One candidate to replace White, Chicago businessman and former Illinois Treasurer Alexi Giannoulias, announced endorsements from U.S. Rep. Jesus “Chuy” Garcia and other Latino leaders. A second candidate, Chicago City Clerk Anna Valencia, responded with support from influential labor groups, including the painter’s union and Local 1 of Unite Here, which represents workers in the hospitality industry.
Meanwhile Chicago Ald. Pat Dowell, 3rd, a few days earlier rolled out support from prominent Black officials, including U.S. Rep. Danny Davis, D-Chicago; Cook County Clerk Karen Yarbrough; and council colleague Jason Ervin, 28th, head of the City Council’s Black Caucus.
So it goes in the race for a job that provides huge political exposure with limited job responsibilities to its occupant: The secretary issues driver’s licenses, keeps business incorporation records and serves as the state’s librarian. It’s a job that White has held since 1998, during which time he routinely was the state’s top vote-getter.
Giannoulias took a break from public life after losing a 2010 U.S. Senate race to Republican Mark Kirk, but now he is back with a vengeance, arguably making him the early front-runner.
His family bankrolled him with $2.3 million in early loans that he’s amplified with $1.3 million in his own fundraising just in the first quarter, leaving him with more than $2 million in the bank. He’s used that to begin building a field and media operation, for instance becoming the first candidate to have a paid ad up.
Some insiders clearly have noticed, with Giannoulias winning endorsements from Garcia and, notably, the Illinois Council of SEIU. “These early endorsements are big news, and, more importantly, they demonstrate the momentum that our campaign is experiencing and our success at building a broad-based coalition of support from across the state,” Giannoulias said in an email to backers.
The message seems clear: Get on the bandwagon before it leaves. But other candidates—all of them Democrats, so far—are resisting.
“This campaign is just starting,” said Valencia in a phone interview. “(Giannoulias) must feel really nervous to be trying to shut this down this early.”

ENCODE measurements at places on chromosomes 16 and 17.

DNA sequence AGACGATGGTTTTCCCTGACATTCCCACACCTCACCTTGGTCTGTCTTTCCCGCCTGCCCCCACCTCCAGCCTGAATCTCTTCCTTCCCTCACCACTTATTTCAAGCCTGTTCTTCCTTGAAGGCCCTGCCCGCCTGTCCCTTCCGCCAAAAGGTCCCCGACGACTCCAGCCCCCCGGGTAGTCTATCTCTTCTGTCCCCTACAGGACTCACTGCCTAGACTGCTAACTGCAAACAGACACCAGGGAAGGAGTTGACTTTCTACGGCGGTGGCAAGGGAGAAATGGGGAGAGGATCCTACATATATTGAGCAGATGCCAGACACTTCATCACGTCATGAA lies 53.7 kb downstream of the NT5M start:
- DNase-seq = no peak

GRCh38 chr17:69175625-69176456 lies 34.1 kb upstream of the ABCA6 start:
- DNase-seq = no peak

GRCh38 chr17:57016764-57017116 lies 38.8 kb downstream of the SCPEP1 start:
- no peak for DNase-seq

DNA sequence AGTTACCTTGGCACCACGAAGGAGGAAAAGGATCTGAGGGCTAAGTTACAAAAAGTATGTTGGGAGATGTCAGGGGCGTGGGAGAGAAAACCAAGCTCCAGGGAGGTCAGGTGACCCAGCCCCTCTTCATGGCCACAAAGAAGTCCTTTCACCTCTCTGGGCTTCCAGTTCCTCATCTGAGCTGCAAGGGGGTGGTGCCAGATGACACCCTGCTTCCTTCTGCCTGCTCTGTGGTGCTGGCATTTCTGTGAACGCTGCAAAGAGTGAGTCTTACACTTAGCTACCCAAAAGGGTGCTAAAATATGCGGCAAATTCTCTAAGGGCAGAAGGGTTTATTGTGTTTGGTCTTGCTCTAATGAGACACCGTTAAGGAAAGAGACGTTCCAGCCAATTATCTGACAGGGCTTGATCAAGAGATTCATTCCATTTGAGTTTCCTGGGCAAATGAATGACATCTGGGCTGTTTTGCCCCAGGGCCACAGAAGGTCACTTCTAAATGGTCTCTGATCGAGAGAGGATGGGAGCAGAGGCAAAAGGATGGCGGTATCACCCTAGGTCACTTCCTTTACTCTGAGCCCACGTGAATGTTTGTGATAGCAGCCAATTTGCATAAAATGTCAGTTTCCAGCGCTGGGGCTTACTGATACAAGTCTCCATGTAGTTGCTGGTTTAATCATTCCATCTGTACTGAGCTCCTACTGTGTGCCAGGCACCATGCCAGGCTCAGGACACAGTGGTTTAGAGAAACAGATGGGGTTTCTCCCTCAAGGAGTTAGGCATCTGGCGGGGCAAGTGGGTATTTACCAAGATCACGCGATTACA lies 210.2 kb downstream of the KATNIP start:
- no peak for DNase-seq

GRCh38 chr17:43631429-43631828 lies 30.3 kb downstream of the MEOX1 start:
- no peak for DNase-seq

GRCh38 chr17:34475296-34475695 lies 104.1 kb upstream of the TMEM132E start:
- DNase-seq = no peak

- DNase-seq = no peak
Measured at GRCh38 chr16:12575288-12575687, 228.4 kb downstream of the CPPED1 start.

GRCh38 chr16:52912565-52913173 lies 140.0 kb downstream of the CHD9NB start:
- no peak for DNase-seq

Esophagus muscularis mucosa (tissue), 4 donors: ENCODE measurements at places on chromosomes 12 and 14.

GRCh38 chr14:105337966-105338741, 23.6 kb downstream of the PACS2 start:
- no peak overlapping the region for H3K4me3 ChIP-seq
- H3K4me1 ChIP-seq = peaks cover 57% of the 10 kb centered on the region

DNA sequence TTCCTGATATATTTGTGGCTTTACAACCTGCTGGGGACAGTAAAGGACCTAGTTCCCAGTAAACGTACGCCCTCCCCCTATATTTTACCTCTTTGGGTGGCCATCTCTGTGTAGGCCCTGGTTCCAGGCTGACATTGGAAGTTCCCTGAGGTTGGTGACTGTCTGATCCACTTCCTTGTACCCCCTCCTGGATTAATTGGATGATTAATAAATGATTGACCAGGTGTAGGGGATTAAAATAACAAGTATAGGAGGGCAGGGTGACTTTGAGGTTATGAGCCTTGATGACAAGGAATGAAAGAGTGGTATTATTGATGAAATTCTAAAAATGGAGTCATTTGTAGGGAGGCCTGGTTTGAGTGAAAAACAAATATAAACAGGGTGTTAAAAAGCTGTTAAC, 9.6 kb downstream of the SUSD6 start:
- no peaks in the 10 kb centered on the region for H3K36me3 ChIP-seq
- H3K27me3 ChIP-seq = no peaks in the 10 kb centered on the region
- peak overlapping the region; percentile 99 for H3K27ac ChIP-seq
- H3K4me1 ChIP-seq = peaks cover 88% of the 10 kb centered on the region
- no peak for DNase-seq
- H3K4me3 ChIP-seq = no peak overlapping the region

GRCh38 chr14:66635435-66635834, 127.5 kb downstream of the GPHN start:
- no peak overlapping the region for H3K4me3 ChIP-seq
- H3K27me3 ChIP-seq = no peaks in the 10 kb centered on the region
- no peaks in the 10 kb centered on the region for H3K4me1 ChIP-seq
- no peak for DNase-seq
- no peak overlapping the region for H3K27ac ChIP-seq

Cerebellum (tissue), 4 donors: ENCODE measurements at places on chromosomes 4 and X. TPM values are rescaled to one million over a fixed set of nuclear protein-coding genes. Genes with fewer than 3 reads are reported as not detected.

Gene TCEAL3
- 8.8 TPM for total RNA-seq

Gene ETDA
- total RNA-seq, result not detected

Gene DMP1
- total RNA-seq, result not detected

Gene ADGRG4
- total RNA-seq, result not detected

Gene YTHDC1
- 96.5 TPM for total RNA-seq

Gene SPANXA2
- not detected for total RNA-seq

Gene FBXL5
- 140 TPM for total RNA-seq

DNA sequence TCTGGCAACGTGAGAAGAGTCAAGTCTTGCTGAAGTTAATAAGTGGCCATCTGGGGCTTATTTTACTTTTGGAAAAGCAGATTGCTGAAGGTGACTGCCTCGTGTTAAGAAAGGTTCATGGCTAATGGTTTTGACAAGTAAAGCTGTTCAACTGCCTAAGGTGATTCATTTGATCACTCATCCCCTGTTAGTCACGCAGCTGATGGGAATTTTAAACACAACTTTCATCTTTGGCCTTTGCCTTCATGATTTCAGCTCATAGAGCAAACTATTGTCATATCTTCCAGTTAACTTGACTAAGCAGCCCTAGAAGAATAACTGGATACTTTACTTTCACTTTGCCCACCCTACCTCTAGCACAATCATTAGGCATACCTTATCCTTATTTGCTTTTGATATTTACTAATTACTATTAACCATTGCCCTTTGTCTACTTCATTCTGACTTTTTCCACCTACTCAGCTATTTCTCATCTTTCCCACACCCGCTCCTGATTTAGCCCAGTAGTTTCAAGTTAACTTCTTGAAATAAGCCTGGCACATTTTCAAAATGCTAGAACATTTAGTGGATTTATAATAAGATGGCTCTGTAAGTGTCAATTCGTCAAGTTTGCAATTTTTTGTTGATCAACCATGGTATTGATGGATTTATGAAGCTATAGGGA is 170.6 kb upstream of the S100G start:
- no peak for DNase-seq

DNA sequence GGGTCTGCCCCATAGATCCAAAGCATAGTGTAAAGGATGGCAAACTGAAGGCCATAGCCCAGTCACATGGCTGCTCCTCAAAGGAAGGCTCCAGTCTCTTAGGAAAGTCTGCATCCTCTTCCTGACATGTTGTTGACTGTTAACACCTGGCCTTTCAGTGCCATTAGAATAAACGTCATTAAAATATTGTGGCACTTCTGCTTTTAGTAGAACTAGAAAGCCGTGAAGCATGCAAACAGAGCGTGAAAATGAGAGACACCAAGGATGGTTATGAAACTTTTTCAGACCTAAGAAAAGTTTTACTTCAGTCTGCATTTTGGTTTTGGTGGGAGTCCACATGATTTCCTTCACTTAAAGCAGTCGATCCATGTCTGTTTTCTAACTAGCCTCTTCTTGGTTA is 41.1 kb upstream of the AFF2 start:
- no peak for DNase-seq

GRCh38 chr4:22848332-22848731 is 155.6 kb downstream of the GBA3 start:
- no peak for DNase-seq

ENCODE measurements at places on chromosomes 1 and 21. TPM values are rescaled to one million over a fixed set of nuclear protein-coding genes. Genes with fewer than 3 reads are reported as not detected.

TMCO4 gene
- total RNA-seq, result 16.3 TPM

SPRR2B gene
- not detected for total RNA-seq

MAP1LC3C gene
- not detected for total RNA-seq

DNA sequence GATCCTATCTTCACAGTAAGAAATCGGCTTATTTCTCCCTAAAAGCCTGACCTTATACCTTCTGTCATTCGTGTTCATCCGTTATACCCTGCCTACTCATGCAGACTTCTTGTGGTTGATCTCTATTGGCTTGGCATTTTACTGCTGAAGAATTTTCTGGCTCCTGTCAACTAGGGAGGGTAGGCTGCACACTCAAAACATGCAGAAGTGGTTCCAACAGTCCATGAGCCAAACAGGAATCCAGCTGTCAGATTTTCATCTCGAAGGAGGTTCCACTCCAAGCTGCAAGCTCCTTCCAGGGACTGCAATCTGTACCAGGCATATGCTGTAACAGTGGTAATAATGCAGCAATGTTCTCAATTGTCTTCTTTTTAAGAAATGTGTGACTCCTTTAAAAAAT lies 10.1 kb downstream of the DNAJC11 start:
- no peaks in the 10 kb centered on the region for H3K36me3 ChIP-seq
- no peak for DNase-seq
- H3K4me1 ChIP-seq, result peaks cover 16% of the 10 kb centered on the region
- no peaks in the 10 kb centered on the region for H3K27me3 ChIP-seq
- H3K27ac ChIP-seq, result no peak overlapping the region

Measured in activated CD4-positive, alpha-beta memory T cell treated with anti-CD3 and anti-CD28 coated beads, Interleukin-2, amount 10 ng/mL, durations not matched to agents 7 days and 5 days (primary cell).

Valencia points to her own list of endorsers, including U.S. Rep. Lauren Underwood, D-Naperville, and to the co-chairs of her campaign and fundraising. Included: former Obama White House senior staffer Tina Chen, longtime party activist Bettylu Saltzman and ex-mayoral hopeful Gery Chico. Valencia reports raising $220,000 in the last quarter, with $428,000 in the bank.
Dowell, in a phone interview, noted that she was the last person to enter the Democratic contest. Given that, her campaign donations have picked up considerably from the $91,000 she raised in the first quarter, Dowell suggested, without giving any updated numbers.
“I’m sure he’d like to clear the field,” Dowell said of Giannoulias. “I’m the only person in the race that has a record of consistently delivering for many communities. . . .And I don’t view this job as a stepping stone to something bigger.”
The fourth Democrat known to be running, state Sen. Mike Hastings of Tinley Park, was not available to comment, but he has his own labor backing, from the Chicago region Carpenter’s Union. Hastings also has a somewhat different story to tell as an Iraq war veteran and Illinois Senate majority caucus whip.
Despite the early maneuvering, “There’s a lot of uncertainty now in the body politic,” cautions Democratic strategist Tom Bowen.
After COVID and the latest Donald Trump antics, no one really knows what kind of leaders voters are seeking, Bowen says. And with the Illinois primary next year to be delayed from March to June, the decision will come later than usual.
In the end, he says, in a race for an office without a lot of exciting issues, the winner may be the candidate with the best personal tale to tell.